Despite two council members’ suggestion to delay the vote so more information could be gathered, West Jefferson officials decided to proceed with the demolition of Galbreath Hall at Tuesday’s meeting.
Council member Jim King motioned to table the issue until the next meeting in order to gather more information. King is a member of the parks and recreation committee, which decided last week to recommend postponing the decision to the council.
King and fellow parks and recreation committee member Ray Martin argued that council could look further into what the cost of fixing the ceiling would be, whether the village could sell the building and overall finances of the project.
“We want to make sure all the options are looked into, because once it’s down, it’s down,” King said.
Council member Cory Coburn immediately challenged King’s suggestion.
“You’re basically pushing it off for two more weeks,” Coburn said. “What type of alternative or possible solution are you thinking that you’re going to complete in two weeks?”
Coburn said this information could have been gathered earlier.
“You had six months … to create these alternatives, and you didn’t do anything,” Coburn said.
King and Martin said the council was advised not to talk about the issue while a petition was circulating this summer, which prevented them from coming up with alternatives earlier.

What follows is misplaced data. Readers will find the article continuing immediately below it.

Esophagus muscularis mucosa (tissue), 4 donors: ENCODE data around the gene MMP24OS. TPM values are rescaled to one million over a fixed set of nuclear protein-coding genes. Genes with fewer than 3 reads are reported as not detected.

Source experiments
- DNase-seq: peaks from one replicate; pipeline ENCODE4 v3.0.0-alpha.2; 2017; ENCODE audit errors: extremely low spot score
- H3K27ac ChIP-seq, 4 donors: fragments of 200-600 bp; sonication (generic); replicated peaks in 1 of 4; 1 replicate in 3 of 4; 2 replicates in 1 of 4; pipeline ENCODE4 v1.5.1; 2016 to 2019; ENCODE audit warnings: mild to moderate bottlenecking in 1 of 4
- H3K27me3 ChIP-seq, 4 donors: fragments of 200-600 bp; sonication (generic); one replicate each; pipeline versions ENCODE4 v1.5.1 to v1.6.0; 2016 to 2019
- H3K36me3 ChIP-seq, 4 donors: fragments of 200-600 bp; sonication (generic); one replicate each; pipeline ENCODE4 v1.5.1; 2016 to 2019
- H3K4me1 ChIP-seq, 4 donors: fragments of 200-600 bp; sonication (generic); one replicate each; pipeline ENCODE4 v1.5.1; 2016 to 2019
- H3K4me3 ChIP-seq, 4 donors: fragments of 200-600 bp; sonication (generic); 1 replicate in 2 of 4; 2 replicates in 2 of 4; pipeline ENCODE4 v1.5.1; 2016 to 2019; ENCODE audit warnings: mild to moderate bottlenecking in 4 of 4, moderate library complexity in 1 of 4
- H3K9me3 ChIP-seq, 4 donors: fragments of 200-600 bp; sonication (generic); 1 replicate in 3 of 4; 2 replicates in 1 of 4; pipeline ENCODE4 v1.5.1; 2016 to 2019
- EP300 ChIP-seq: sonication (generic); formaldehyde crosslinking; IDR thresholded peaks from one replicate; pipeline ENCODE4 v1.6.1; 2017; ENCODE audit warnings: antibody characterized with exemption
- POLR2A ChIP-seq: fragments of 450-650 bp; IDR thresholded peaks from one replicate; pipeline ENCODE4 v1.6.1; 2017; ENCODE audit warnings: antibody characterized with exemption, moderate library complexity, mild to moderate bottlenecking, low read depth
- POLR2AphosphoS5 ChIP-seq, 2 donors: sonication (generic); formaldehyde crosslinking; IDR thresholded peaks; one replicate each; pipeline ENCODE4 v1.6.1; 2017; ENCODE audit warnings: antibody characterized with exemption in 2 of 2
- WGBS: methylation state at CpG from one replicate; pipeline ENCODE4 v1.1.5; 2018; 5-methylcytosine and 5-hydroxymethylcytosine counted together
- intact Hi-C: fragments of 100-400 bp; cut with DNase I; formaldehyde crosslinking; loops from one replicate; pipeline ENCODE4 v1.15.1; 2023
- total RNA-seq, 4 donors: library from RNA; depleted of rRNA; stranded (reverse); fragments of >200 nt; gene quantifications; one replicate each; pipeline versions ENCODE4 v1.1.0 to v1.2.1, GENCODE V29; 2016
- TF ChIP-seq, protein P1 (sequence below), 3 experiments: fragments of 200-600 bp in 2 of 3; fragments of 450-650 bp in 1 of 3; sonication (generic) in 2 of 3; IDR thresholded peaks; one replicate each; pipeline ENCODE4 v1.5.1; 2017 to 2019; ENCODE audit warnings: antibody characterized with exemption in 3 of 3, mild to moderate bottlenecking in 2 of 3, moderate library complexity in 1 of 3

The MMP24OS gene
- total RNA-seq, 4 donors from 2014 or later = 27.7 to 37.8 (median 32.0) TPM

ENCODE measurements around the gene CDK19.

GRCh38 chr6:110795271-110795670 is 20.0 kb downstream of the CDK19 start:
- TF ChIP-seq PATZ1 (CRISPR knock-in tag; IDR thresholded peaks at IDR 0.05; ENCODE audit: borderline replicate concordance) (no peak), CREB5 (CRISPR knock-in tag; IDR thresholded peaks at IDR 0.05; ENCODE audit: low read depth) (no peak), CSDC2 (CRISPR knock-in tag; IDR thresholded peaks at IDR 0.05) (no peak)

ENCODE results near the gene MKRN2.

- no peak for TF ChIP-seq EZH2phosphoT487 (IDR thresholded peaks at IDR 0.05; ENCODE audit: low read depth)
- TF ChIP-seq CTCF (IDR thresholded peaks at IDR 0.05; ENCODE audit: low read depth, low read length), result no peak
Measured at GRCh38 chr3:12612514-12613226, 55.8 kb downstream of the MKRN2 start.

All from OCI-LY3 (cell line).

Council president Ron Garver said the facts were already out there, and it was time to move on.
“The decision from our law director pretty much states the options we have, and has answered the questions you are talking about,” Garver said.
The building was deemed unsafe for public occupation in March of this year by an independent structural engineer.
Galbreath Hall had been used by the West Jefferson Youth Athletic Association (WJYAA) to hold some of its events, as well as to store equipment before the building was declared unsafe. The group has been requesting the village repair the building or donate the building to the organization.
WJYAA President John Stanley, who has been advocating against the building’s demolition, said his attorney needed more time to come up with some options that would keep the building up.
“We would like a little bit more time,” Stanley said.
The council voted down the motion to table the issue, and voted to pass the resolution to demolish the hall.
The long-awaited, final decision passed five to two. Martin and King placed the only dissenting votes.
Master Renovations was selected to demolish the building last week after placing the lowest bid of $18,000, pending the decision of the council. It beat seven other contractors with bids ranging up to $140,000.
Parks and recreation director Dave Metzger said he thought the demolition would take place in a month to six weeks, though he could not be sure until he spoke with the contractor.
Brandon Semler can be reached at 740-852-1616, ext. 1615 or via Twitter @BrandonSemler.